Many are now waking up to GM Svidler and some are even naming him a strong candidate to challenge Karpov in the final. To do this he will have to defeat some of the Usual Suspects, and though many of the favorites are watching the games from the cheap seats, names like Anand, Shirov, Gelfand, and Zvjaginsev are still on the wall. (Zvjaginsev? Just making sure you weren't still hypnotized. If this guy wins the World Championship I hope he'll change his name to something easier to spell. "Mig" would be good.)
Since we're all in a peaceful, up with people mood after today's round (11 draws, only 5 decisive games, but two of them from Short and Adams who both won with white today. Everyone join in as we sing "Rule Britannia! Eh, maybe not.) let's take a quick look at Svidler's win against an experienced foe, his countryman Vladimir Epishin. Svidler has white against Epishin's Caro-Kann.
1. e4 c6 2. d4 d5 3. e5 Bf5 4. Nf3 e6 5. Be2
This is a popular modern variation against the Caro-Kann. Instead of the wild stuff like pushing kingside pawns to trap the bishop or trading it off immediately, White develops quietly and counts on his space advantage.
c5 6. Be3 cxd4 7. Nxd4
A line popularized by Boris Gelfand's victory with it in his match against Karpov in 1995.
7. ... Ne7 8. Bg5 Qa5+ 9. Nc3 Bg6
Both players are quite familiar with this position as they had reached it together earlier this year! In that game Svidler preferred 10. Nb3 and the game finished in a draw in 30 moves. But Epishin had seen 10. 0-0 as well (Kveinys-Epishin, Parnu, 1996. 1/2, 40) so we are still following the preparation of both players. Epishin innovates first, playing 10. ... a6, keeping the c3 knight off of the b5 square (where it ended up in their game from earlier this year).
10. O-O a6 11. h4 h5 12. Bd3 Bxd3 13. cxd3 Nbc6 14. Nf3 Ng6 15. d4 Be7 16. Bxe7 Ngxe7 17. a3 Nf5 18. g3 Qb6 19. Na4 Qa7 20. Nc5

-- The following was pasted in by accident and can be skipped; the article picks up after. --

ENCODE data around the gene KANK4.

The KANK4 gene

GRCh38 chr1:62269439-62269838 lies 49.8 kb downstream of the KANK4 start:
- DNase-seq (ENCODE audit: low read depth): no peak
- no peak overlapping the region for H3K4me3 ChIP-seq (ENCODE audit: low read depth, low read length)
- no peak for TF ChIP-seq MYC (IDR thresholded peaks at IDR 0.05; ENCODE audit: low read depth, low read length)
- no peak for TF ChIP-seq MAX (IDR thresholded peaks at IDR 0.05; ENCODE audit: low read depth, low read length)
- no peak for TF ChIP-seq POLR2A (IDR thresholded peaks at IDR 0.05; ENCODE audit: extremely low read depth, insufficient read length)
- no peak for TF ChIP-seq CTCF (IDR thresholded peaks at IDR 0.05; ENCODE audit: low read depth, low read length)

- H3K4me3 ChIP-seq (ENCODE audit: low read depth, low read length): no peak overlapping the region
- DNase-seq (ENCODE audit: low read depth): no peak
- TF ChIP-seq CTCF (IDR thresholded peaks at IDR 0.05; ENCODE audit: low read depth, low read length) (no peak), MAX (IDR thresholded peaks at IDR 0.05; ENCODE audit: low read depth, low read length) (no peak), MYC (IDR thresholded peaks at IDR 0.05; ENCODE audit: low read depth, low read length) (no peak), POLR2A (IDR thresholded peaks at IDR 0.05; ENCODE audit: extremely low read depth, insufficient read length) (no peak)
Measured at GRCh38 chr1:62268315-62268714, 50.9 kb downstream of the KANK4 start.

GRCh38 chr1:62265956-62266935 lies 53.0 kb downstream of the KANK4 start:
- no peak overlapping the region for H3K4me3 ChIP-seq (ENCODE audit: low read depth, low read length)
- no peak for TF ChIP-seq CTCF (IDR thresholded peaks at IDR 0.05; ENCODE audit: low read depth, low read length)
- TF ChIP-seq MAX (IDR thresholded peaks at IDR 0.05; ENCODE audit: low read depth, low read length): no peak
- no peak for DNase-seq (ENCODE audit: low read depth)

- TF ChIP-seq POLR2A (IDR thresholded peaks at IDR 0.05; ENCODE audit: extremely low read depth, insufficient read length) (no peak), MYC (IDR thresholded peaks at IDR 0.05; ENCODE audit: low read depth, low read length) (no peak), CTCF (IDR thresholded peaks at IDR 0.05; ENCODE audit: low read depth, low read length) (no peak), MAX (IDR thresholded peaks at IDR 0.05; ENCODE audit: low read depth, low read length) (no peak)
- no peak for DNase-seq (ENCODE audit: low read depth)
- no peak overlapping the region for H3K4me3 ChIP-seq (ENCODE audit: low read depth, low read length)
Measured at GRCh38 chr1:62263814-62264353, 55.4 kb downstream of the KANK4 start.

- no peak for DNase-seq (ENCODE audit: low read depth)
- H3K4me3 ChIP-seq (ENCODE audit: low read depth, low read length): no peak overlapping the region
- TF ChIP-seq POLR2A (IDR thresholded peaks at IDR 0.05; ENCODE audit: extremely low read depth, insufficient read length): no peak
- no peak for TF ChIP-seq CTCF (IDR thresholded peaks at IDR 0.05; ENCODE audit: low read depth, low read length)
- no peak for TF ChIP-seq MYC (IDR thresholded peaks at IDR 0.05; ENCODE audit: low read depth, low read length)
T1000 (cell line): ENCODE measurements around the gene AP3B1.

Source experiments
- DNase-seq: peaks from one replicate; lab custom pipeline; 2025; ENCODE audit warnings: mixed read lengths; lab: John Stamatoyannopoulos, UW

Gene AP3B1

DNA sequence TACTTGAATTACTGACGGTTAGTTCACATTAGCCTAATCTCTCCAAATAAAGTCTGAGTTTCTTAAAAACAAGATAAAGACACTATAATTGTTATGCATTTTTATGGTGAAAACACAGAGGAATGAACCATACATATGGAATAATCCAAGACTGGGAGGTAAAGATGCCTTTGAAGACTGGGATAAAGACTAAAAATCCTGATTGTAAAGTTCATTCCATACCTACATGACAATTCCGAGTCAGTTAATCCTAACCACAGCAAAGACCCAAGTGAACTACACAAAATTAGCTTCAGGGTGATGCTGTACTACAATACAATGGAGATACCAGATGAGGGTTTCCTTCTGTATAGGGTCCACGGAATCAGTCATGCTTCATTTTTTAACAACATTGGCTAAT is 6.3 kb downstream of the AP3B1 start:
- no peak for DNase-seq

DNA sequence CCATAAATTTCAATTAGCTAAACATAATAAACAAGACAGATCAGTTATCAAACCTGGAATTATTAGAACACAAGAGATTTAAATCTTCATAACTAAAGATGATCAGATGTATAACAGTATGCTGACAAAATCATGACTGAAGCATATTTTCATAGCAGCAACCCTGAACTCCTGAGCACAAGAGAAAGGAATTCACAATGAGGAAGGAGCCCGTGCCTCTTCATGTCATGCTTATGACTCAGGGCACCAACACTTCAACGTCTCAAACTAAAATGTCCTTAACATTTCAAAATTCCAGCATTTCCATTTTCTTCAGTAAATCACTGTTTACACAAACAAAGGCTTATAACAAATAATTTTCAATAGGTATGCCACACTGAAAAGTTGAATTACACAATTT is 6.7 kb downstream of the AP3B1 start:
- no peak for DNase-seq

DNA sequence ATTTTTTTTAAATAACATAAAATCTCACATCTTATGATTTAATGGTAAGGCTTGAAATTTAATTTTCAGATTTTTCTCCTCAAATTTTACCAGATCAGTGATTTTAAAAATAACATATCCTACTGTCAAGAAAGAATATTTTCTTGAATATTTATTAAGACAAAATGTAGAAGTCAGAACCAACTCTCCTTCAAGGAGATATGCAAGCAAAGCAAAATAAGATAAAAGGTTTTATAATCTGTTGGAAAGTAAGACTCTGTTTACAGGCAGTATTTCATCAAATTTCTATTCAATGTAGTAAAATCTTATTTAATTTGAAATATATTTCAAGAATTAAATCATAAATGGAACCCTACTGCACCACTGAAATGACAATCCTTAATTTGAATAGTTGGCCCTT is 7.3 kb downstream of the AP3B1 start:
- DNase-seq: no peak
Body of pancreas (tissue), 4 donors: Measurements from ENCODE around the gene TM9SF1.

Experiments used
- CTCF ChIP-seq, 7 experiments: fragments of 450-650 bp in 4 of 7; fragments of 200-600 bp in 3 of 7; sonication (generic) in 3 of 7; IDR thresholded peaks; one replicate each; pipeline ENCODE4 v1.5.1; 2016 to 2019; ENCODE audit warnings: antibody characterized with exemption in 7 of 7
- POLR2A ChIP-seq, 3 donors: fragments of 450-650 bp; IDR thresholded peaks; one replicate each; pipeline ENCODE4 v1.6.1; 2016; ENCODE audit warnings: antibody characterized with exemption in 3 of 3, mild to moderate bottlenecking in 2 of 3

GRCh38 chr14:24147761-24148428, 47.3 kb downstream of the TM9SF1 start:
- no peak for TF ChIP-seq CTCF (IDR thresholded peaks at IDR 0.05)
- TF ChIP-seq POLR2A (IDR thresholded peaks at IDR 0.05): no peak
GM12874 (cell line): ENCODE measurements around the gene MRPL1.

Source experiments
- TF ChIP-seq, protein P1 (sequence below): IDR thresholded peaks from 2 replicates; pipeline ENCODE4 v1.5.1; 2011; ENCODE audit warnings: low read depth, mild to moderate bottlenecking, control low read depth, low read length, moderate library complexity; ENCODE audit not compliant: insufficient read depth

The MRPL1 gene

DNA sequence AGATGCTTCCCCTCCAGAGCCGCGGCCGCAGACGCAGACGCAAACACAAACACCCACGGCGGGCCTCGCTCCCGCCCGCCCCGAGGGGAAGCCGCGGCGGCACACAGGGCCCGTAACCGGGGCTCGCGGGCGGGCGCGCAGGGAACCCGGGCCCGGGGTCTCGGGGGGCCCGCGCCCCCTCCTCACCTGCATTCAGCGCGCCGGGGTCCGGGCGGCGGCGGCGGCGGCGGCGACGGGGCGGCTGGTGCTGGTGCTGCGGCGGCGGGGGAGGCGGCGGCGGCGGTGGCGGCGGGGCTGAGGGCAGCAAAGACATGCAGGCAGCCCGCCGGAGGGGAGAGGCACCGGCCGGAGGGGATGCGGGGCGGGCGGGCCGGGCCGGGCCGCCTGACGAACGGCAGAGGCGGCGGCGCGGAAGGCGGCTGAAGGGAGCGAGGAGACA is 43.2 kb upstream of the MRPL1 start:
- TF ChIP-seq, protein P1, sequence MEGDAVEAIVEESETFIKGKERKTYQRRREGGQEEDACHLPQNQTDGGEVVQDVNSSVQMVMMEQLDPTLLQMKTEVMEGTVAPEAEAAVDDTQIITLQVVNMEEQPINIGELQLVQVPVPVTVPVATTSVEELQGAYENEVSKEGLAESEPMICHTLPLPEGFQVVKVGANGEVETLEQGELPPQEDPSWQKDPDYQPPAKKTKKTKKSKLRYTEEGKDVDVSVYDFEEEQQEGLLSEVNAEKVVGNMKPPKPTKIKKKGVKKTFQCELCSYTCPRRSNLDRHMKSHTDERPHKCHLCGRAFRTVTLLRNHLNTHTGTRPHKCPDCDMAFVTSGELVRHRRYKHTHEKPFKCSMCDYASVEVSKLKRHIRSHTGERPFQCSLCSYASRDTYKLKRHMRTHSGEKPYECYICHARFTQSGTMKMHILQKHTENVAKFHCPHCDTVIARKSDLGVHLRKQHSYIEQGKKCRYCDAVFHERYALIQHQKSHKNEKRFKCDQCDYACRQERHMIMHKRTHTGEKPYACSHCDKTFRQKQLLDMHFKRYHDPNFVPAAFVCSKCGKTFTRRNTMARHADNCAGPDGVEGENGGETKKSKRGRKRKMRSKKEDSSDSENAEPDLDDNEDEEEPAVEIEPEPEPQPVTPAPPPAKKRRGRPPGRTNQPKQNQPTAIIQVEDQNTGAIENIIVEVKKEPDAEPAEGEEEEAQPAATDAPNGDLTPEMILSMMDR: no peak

White has a nice advanced center, but it's not enough to win the game. Svidler sees a chance to transform his advantage in space into an advantage in development. This comes at the cost of a pawn, but White sees that not only will his knight obtain a dominating position on c5, but that the c-file, the only open file on the board, will also fall under his control.
20. ... Nfxd4 21. Rc1! Nxf3+ 22. Qxf3 Ne7 23. Rc3 Rc8 24. Rfc1
Setting up many dangerous threats down the c-file. Black's king is still in the center, he has a dunce rook on h8 (that never moves during the entire game), and castling may be dangerous due to the mobility of the white pieces.
24. ... Rc6 25. b4 Qb6 26. Qf4 Qc7 27. a4!?
It's a lot easier to sac the second pawn than the first, don't you think? Once you are committed to playing with the initiative in exchange for material you have to keep it up at all costs. It's much like how ordering the second beer is much easier than ordering the first. (And if you don't stop after four or five you end up with an ugly mate in the corner.)
27. ... Ng6 28. Qd2 Qxe5
This may be where Epishin slips up. His queen and his knight end up far from the scene of battle, the all-important c-file. 28. ... Nxe5 looks safer, though White may be able to improve somewhere. 28. ... Nxe5 29. b5 axb5 30. axb5 Rd6 31. Qf4 (watching out for ... Nf3+ tricks) Nc4 32. Nxb7 Qxb7 33. Rxc4 0-0 and a draw is near. The rest of the game is almost completely forced, so either Epishin misjudged the resulting position or missed the fact that White could win the exchange with 37. Nxb7!
29. b5 axb5 30. axb5 Rb6 31. Nd3 Qd6 32. Rc8+ Kd7
32. ... Ke7?? leads to the painful 33. Qg5+ Kd7 34. Rxh8 Nxh8 35. Ne5+.
33. R1c7+ Qxc7 34. Rxc7+ Kxc7 35. Qc3+ Kd7 36. Nc5+ Kd6 37. Nxb7+! Kd7 38. Qc5! Rxb7 39. Qc6+ Ke7 40. Qxb7+ Kf6 41. b6 d4 42. Qc7 d3 43. Kf1 Ne5 44. b7 1-0
So the c-file was worth much more than the two pawns, and the b-pawn finishes off a very attractive game from the young Russian Champion. So from this game we can see that it's okay to sac, but always sac with moderation. See you tomorrow, I've got to go feed Nehzmetdinov.
Svidler-Epishin 1997.12.14, Round 3.1